Q: (Ysef Harding – Xiro Xone News) Lewis, many, many congratulations on a historic pole position. They say it’s not the destination it’s the journey: what has this journey been like as you continue to light the stat-book up with all the milestones that you have had this year.

LH: Well, firstly, I just actually wanted to recognise and acknowledge these two here who’ve done a fantastic job today which really shows their ability and while they perhaps don’t have the right package currently, hopefully in the future they do, because we need to see these guys up here with us more, battling. They should be in the fight with us. With Ferrari and Mercedes. So, fingers crossed. They’ve clearly shown today the capabilities.

I’ve read that some people say it’s not about the journey or where you begin, it’s about the finish. I tend to think it’s tends to be more important about the beginning and the middle and not necessarily where you’re going, so yeah, about the journey. I think there’s been so much learnt over these years. So much growing, as there will continue to be growing to do. Today was a real challenge with the break. You’re in the zone for a second and then you get out of the car, you have 15 minutes to chill, then you get ready, get in the car, then you have to get back out, it was a real challenge to try to continuously try to keep your mind, not drained of energy while being in the zone but trying to step out of it and step back into. After playing the Playstation I was kind of a bit nervous whether or not I still was in the zone! But I was grateful when I got back out. Racing in the rain is… being in the wet in these cars is as great as its been in the other cars that we’ve had – but it’s such a challenge and this is such an epic circuit because unlike the new circuits the grip is often off-line – which is a normal characteristic of an older circuit, and so you get to utilise that. So, going out, finding where the grip is, as opposed to a new surface – like the straight for example – which a lot of the new tracks have, makes it a lot more fun. So, I really, really enjoyed it.

Q: (Peter Farkas – Auto Motor) Gentleman, at some phases it seemed quite difficult to choose which tyre to be on. Could you explain what was the difference in behaviour and were you satisfied with the Intermediate and the Wet tyre – and which parts of the track were particularly critical?

MV: I think the whole year already, the Inter, compared to the years before when I was driving, I think it’s really difficult. Really hard to switch on. Last year, for example, all the time when we went to an Inter, you felt quite comfortable. The tyre was working, it was quite a soft tyre. And now it just feels very hard. Locking a lot, so you just can’t create any temperature in the tyres because you’re sliding around everywhere and that’s why it was very tricky. It was actually, for my feeling, dry enough for an Intermediate but still the Wets were faster: they were a bit softer, creating a bit better temperature so you can attack the brakes better. That was very difficult in Q1. Then in Q2 at one point the Inters became a bit better because it was quite dry. Then in Q3 it started raining again quite a bit, so straight away we said, let’s go back to the extremes, and that was definitely the right choice.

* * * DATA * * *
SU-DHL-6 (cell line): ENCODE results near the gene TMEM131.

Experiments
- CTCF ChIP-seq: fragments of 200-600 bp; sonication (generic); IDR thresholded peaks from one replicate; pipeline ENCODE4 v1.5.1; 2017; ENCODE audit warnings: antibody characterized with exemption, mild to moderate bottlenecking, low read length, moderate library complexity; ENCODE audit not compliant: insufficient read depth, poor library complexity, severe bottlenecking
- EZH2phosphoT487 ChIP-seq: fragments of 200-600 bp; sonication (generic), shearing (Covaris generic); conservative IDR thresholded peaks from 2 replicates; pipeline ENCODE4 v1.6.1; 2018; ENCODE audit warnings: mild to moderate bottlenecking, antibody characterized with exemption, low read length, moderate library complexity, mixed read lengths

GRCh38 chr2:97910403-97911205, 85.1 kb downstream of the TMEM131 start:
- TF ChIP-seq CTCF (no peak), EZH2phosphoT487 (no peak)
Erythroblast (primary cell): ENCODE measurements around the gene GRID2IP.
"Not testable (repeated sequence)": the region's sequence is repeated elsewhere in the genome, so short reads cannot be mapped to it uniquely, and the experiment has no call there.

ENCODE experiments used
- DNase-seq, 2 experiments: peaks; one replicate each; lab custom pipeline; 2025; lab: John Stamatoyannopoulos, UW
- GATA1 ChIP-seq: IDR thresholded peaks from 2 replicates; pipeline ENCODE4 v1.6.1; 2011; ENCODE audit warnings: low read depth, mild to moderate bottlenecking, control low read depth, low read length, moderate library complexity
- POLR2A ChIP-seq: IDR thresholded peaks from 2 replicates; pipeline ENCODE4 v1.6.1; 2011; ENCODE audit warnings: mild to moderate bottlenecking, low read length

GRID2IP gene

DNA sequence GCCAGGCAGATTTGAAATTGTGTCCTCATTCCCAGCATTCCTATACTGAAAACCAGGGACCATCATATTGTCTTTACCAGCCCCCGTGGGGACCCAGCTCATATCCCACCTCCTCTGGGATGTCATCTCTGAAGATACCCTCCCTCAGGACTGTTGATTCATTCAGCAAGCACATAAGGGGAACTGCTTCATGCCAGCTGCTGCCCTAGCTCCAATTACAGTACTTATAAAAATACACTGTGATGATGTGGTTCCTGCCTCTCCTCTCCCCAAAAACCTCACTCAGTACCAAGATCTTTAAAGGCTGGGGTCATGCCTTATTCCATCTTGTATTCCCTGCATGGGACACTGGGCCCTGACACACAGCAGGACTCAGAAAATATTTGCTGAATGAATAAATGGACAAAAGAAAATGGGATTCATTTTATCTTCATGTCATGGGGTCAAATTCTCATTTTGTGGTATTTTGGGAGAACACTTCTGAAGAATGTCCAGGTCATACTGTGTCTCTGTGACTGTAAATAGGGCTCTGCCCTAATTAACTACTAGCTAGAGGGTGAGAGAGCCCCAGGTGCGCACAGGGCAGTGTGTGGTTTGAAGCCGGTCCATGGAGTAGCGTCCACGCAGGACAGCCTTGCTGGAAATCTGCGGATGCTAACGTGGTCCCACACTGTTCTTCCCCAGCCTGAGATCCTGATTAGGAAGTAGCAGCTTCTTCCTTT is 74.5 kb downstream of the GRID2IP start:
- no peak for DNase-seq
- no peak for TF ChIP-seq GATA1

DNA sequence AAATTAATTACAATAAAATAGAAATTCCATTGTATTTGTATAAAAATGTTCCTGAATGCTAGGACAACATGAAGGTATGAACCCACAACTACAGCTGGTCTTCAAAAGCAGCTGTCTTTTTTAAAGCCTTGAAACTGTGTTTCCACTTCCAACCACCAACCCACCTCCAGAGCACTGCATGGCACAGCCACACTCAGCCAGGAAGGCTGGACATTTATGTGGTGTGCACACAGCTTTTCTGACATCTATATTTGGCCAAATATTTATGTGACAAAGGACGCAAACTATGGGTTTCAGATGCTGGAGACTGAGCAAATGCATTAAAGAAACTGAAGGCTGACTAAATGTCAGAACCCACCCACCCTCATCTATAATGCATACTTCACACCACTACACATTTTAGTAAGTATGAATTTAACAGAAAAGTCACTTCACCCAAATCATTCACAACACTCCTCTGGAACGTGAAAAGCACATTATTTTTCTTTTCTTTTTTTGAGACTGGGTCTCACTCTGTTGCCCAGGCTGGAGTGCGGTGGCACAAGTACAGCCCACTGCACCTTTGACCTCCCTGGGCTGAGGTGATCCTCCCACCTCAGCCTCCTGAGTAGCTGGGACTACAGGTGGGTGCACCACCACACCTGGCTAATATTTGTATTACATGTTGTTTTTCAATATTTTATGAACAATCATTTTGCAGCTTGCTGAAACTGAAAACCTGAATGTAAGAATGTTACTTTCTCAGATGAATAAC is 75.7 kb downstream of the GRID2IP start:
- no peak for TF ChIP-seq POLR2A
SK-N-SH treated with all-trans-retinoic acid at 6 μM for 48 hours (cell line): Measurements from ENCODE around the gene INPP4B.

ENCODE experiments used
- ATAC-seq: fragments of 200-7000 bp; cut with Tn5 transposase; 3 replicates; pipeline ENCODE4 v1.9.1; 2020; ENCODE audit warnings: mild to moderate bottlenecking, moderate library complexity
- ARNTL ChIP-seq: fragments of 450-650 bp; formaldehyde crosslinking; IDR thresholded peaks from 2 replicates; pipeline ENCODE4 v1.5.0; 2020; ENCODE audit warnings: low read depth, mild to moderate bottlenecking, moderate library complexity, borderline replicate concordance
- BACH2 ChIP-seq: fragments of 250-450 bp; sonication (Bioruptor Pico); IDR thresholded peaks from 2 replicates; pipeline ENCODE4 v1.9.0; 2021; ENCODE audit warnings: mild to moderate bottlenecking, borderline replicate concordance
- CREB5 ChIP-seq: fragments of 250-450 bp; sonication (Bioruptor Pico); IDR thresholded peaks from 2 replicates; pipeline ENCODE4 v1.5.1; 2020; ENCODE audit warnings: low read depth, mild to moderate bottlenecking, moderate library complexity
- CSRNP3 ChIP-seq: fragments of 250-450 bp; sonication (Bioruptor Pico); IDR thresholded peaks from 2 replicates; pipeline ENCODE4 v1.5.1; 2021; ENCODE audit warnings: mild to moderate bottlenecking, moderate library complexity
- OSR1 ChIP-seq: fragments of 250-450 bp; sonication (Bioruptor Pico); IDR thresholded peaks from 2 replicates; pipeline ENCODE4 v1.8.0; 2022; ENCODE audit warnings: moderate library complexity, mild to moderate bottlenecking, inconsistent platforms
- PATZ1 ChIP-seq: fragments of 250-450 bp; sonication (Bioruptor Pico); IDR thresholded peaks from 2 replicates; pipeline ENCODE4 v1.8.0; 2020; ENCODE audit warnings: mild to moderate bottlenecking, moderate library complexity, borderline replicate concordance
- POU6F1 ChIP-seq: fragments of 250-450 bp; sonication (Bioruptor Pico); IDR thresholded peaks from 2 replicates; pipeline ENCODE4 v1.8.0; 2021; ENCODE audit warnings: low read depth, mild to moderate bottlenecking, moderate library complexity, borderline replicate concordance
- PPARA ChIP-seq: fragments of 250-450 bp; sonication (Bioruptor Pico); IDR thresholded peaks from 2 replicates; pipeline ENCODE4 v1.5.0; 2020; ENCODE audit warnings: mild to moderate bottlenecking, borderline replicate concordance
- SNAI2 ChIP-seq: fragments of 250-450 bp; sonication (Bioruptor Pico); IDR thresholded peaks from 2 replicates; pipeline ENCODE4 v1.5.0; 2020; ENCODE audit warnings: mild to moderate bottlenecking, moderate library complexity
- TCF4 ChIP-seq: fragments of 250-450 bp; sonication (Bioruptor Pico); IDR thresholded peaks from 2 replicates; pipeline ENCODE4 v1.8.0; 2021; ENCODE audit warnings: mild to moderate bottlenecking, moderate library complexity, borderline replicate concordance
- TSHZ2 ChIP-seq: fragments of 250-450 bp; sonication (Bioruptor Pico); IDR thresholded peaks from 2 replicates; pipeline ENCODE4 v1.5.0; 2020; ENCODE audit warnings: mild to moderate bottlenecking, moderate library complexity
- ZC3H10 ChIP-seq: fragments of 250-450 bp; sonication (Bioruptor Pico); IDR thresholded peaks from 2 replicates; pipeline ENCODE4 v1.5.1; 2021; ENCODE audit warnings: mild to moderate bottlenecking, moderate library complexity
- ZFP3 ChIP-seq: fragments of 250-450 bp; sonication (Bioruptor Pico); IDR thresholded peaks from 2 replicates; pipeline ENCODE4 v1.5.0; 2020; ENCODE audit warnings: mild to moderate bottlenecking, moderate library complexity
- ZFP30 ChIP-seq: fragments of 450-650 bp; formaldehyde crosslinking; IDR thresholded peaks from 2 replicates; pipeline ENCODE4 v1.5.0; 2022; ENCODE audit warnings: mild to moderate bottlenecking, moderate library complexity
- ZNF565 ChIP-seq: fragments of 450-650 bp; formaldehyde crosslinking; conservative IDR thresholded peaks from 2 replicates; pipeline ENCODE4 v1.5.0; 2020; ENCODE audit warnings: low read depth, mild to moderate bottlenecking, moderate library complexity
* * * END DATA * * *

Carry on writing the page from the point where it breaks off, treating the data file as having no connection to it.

And Lewis, which were the trickiest parts of the circuit, in these conditions today? And also, the pit straight was a bit dicey at the very beginning.

LH: Yeah, the pit straight was always, being that it's a new surface, the water really stays on it. It doesn’t disappear. So, the first part, definitely, picking up the braking zone into Turn One. And then probably out of Turn Two, traction’s terrible there. And then you get to the mid-section which is fun and it’s not too bad. I would say Ascari was challenging, particularly the exit. Definitely… probably the most challenging part.

DR: It should have been Inters, I felt, with the level of water. I don’t know if it was Q1 or Q2 – it’s a long day – but the point where we went off extremes to Inters, I was sure the Inter would just be a lot more grip, but it just felt like it never really switched on. Just a very cold feeling and really low grip. I think the problem is then, because you can’t get into the tyre, because you’re sliding around and can’t really attack it, then it’s not really gaining temperature – so, unless it was drying a lot it was hard to get the Inter to work. At least that’s what we found today. It was a surprise, for sure, I thought the Inter would have been stronger in those conditions.